Over half of Russians support a ban on the sale of traumatic pistols, amid calls from a number of State Duma deputies to address people's attitudes to weapons, a Levada Center poll indicates.
Banning traumatic pistols, also known as non-lethal weapons, was supported by 58 percent of the poll's participants, while 34 percent said they were opposed to the idea, Kommersant reported Monday, citing the poll's results.
The idea to legalize possession of firearms for all adult citizens was also rejected by 81 percent of those surveyed, compared with 15 percent who said it should be allowed.
An amendment approved by the Duma that comes into effect on July 30 imposes a fine of 40,000 to 100,000 rubles ($1,230 to $3,085) for discharging a firearm within city limits. The firearm would also be confiscated.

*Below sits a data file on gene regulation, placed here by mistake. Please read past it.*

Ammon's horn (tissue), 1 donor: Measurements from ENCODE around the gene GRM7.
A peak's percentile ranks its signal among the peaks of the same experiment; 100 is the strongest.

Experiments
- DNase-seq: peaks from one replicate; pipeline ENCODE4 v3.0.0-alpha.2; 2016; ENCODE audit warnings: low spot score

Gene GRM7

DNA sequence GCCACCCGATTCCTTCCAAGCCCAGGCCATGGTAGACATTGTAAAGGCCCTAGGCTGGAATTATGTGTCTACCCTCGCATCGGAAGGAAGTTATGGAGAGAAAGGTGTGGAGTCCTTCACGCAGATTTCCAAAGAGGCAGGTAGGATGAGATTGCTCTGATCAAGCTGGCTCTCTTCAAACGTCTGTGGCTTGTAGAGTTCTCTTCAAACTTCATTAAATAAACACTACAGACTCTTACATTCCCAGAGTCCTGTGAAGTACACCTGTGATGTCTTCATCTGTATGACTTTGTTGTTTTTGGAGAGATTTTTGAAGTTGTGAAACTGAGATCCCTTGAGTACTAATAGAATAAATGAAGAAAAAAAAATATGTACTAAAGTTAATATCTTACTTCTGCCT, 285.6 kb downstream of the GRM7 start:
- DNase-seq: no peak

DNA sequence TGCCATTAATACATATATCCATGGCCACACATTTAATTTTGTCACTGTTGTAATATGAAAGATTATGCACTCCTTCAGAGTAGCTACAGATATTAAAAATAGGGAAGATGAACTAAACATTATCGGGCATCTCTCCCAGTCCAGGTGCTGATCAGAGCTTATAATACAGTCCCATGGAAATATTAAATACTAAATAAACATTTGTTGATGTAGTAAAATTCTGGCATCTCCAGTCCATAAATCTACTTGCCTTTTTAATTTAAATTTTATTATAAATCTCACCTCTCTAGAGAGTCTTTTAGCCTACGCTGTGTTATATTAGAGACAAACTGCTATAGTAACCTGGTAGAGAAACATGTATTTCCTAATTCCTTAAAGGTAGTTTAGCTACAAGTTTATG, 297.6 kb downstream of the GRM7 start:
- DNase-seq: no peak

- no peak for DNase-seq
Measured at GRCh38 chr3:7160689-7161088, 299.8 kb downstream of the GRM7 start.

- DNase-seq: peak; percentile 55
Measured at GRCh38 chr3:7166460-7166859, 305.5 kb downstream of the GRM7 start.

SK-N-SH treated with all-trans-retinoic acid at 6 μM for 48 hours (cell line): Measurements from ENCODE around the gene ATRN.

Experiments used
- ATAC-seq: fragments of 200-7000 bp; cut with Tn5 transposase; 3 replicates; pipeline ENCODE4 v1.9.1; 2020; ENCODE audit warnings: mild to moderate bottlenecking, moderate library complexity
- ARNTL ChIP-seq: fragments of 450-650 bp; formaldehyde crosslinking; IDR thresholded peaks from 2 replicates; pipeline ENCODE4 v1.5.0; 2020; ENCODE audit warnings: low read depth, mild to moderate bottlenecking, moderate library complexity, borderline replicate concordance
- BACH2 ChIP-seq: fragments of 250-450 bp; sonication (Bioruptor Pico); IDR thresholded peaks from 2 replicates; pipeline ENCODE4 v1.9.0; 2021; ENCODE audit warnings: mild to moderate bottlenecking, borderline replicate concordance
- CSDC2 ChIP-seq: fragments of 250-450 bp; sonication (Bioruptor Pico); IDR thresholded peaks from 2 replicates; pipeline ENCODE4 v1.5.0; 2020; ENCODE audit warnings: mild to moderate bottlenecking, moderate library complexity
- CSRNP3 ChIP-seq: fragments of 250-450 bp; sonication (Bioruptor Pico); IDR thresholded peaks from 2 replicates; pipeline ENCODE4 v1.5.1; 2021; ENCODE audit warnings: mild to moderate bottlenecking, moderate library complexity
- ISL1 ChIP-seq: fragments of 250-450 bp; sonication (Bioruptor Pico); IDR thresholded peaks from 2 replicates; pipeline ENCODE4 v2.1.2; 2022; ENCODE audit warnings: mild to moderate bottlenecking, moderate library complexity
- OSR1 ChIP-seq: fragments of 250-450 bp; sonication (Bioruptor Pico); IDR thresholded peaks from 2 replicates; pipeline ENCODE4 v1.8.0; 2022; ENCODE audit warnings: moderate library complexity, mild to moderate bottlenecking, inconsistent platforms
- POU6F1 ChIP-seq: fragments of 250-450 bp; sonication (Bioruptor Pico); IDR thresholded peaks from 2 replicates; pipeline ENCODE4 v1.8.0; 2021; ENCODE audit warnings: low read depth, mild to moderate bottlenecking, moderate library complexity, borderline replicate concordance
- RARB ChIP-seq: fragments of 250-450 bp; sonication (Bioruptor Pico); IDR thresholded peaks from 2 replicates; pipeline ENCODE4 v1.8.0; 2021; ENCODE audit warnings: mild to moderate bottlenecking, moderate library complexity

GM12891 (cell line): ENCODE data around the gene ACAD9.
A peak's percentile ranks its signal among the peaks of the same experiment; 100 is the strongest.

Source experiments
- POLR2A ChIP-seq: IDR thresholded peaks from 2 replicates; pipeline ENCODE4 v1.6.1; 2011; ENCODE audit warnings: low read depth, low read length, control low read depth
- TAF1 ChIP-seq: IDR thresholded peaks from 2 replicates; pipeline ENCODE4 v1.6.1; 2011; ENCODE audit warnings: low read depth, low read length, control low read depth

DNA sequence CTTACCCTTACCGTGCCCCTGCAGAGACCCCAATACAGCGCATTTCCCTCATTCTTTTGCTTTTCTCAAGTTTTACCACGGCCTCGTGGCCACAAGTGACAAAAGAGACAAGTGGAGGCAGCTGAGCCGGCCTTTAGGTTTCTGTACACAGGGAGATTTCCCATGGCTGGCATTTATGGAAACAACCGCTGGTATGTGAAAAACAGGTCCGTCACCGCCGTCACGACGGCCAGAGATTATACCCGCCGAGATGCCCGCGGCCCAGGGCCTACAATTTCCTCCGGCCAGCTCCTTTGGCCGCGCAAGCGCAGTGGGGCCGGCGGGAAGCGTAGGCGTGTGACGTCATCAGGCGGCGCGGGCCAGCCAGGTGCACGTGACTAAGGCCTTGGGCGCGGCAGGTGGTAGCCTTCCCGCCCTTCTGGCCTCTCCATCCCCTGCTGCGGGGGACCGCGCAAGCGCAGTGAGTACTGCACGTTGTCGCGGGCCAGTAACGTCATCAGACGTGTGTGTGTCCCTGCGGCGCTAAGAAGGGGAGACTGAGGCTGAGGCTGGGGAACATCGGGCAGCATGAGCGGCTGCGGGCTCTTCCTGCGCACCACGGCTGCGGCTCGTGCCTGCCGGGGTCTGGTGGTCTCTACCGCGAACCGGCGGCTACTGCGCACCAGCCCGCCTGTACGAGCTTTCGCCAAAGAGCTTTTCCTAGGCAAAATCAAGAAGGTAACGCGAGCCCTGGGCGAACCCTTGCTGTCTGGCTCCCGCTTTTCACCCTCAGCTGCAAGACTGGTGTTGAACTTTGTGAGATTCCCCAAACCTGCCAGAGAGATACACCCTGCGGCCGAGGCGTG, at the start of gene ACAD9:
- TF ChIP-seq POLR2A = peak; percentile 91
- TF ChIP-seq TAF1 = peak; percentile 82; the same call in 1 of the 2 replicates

Duma Deputy Dmitry Vyatkin said the procedure for purchasing traumatic weapons should be made more stringent and that a complete ban could be appropriate. He said people should not be allowed to carry handguns due to a "high level of aggression" in society.
But another deputy, Alexei Zhuravlev from the ruling United Russia party, said that possession of firearms was legal in Russia before the Bolshevik revolution of 1917 and that "there were no problems." He said, however, that the Russia's gun culture "leaves much to be desired."
"If sales of pistols are legalized, the mentality will change, too," the lawmaker said.
No margin for error was given in the poll.